Starflight 2: Trade Routes Of The Cloud Nebula
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7  |  More Like An Upgrade, Rather Than A True "Sequel"
Darryl B. , 6/3/2006 9:04:00 PM
When Starflight came out, it was a pretty amazing adventure -- notice how I didn't say "game", though! -- being one of the earlier "explore a galaxy"-type games (oopsie, said "game" there :P ) to come out, which took 15 man-years to develop. It was a bit complex, requiring you to build up a crew and ship before even being able to take off for the first part of your mission, as there were different alien races to employ as crew members for your ship, all kinds of data to learn as far as recommending colonizable planets, an included Starmap, and one very big instruction book in order to get through a game (which could literally take MONTHS), among other things.

This sequel picks up not long after the first one left off, although in a different galaxy this time around. Most of the graphics and gameplay mechanics have remained unchanged (your spaceship still looks like a pair of scissors at certain angles, although the full-screen graphics for when you talk to aliens were improved), although the goals are slightly different. However, if you're unfamiliar with the original (or versions that were released for other platforms, like the Sega Genesis or a version for one of the Atari computers [I forget which one]), then this review isn't really going to help ;)

As like the original, you start off with some money at the beginning of a game, but you must build up your ship and crew with it. Handling your ship in space and your terrain vehicle on planets' surfaces are pretty much the same as the original, not to mention whenever you encounter an alien race in space and you communicate with them (with no abbreviations such as the "lol" of nowadays to answer their questions with).

However, the goal has changed: in the original, you must unravel the mystery as to why solar flares are getting worse in your galaxy, and what the weird clumps of Endurium (used for fuel) has to do with it.

Picking up where the original left off, with Endurium being banned (I'm not giving away the mystery of the original!), this time around, you must figure out what the "hole in space" is at the far right, center part of your Starmap. There's also a weenie race that were known as the Spemin in the original that were pathetic, quivering blobs (heh, literally!) that said they were superior, and a bunch of other rot...however, challenge them to face your temper and your weapons fully armed, and they would flee faster than any of Paris Hiltons' ex-fiances (who would realize what they were really getting into before tying the knot).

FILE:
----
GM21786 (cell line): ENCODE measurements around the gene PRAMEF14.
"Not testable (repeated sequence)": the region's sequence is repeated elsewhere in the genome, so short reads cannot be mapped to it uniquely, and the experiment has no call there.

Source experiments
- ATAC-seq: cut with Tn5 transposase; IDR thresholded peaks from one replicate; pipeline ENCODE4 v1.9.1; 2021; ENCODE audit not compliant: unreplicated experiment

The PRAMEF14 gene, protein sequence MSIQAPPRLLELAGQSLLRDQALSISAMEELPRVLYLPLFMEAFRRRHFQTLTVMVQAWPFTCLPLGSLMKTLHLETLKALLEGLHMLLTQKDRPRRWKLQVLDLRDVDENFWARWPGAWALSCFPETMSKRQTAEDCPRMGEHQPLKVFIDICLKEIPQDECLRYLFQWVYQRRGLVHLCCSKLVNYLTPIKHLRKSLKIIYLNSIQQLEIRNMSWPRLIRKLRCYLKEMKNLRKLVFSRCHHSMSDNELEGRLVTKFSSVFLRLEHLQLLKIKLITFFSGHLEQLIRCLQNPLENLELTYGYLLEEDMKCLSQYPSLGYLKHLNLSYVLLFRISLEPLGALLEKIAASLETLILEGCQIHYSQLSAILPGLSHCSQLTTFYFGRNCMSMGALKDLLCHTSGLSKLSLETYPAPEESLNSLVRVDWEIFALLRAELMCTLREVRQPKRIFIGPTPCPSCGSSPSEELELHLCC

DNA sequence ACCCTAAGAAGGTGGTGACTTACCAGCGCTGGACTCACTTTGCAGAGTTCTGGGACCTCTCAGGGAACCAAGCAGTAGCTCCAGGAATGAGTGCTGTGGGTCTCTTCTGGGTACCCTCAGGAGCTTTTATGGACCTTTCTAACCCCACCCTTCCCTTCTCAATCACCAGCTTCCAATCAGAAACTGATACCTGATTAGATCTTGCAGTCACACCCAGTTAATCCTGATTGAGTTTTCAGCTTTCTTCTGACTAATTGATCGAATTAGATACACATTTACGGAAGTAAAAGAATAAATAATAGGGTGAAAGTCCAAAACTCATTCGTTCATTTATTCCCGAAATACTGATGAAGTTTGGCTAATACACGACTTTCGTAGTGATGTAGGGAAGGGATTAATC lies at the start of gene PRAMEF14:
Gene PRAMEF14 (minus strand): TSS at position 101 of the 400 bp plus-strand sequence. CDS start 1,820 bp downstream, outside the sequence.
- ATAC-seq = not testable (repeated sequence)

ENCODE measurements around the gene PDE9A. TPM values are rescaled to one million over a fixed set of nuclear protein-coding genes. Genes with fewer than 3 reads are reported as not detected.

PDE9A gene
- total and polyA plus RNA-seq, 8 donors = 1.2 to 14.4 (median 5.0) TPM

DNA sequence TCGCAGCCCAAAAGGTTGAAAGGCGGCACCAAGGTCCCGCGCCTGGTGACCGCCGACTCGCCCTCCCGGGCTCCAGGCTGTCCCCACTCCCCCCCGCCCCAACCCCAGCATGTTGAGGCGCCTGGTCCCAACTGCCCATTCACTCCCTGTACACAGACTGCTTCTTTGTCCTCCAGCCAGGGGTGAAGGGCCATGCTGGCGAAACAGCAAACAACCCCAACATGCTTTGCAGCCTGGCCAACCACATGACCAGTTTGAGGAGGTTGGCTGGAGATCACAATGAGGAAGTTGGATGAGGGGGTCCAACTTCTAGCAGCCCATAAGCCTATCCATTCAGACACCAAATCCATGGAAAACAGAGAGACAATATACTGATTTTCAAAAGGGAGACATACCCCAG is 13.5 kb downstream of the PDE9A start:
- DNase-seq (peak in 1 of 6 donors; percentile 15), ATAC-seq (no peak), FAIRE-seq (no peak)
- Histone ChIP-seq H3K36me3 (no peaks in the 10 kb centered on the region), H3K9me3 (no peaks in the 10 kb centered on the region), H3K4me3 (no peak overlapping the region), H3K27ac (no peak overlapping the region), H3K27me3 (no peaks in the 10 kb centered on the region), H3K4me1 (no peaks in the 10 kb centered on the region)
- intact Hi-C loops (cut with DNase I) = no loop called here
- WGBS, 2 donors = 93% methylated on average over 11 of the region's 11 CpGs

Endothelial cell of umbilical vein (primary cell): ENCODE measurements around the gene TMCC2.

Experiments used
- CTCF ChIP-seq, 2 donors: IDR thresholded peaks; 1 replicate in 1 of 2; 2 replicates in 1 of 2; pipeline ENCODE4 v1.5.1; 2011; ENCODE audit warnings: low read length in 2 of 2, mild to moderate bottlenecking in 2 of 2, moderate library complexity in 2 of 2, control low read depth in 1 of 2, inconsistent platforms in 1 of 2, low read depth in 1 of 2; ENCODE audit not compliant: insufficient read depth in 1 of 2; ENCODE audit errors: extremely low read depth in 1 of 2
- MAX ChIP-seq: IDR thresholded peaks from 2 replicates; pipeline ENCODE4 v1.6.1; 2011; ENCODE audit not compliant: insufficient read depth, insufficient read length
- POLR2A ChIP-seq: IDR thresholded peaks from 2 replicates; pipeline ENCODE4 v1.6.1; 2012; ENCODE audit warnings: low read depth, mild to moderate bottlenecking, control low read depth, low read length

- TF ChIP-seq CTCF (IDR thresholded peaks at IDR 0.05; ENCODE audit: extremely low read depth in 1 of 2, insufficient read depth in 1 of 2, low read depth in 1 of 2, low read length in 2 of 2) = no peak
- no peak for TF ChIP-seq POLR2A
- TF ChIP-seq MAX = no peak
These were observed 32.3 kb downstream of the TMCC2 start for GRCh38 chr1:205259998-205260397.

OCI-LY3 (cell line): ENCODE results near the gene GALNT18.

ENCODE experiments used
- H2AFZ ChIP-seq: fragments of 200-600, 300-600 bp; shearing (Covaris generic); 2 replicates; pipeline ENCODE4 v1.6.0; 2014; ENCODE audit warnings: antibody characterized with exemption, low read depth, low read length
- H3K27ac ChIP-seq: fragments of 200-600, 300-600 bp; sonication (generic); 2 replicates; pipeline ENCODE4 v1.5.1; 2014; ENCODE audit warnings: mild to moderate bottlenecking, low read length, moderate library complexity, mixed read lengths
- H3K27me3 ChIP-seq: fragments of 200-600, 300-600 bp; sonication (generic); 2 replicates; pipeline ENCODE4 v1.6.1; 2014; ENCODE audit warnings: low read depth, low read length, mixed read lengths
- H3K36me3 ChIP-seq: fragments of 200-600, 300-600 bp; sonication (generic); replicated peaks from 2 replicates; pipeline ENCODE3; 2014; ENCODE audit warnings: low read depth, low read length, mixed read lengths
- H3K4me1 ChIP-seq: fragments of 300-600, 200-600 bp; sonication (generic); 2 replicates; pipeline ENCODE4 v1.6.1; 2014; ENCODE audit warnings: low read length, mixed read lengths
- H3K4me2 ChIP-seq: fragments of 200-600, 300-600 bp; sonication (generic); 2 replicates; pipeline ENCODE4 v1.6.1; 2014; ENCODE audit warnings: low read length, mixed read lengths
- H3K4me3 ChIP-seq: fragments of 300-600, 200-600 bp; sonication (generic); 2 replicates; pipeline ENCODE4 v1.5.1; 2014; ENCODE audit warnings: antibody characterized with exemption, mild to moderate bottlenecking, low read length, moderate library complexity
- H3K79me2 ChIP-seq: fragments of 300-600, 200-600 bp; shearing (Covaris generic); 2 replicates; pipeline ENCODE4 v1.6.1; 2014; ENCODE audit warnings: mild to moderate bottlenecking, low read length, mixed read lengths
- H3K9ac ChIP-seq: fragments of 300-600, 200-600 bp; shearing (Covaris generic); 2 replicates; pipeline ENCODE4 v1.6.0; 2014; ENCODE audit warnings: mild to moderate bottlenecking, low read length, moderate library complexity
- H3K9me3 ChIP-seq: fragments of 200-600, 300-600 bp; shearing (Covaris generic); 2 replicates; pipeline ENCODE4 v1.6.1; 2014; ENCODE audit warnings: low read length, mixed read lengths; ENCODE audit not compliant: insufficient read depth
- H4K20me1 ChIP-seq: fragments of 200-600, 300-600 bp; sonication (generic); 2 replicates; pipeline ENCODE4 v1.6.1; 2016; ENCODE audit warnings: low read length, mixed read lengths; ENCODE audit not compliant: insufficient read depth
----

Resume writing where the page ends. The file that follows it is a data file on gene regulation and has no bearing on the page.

Well, in this sequel, for some strange reason, they've become very powerful. No more burdened with Kryptonite are these guys, they're the evil version of Superman ready to knock your spacefaring, futuristic butt back to the Stone Age where they think you belong. What the hell happened here?

You also can't just dig up a planet for a bunch of minerals and sell them at Spaceport to bring in needed revenue like in the original, either, here you must barter with other alien species to unload your crap. Hence the problem, since you don't know who's going to go for what, it's all random: they could totally ignore your holds filled to the brim with gold and platinum, they could go more for your pathetic 10 meters of lead...at less than half the price that it's worth. And try to raise the price too much, and they could go all-cheap Ikea on you instead, if you get my drift. However, certain alien races want certain things, which, if you're able to find and then later sell those things to them (what one race wants is usually found on the other side of the galaxy; how convenient), they will be very grateful and treat you accordingly, should you bump into each other in space later, to the point where they could even write and sing songs about you (and hopefully not put into a country melody, either).

Needless to say, this game is more difficult than the original. It still has it's share of humor and all like the first Starflight -- dig the strange life form that can be found that only communicates by humming the theme to the "ancient" tv show Gilligan's Island, for some bizarre reason -- but I've yet to force myself to get far enough to beat this game to see that the ending is (hopefully) waaaaay better than the awful, 10 second long ending of the original's, after all the time that was spent on it (luckily the Genesis version's ending was a bit better, though).

Hence, this is why this game barely earns a 7 from myself, since not enough was changed to make it feel a lot different than playing the original. However, for those who got this back in the day that never played the first one should have liked it for it's challenge and long playing time, giving you your money's worth (just save the damn game VERY often!). But it's not much more of a step-up from the original, giving it a feel like you're continuing with a different mission and all.

Talk about going where others have gone before. 7/10

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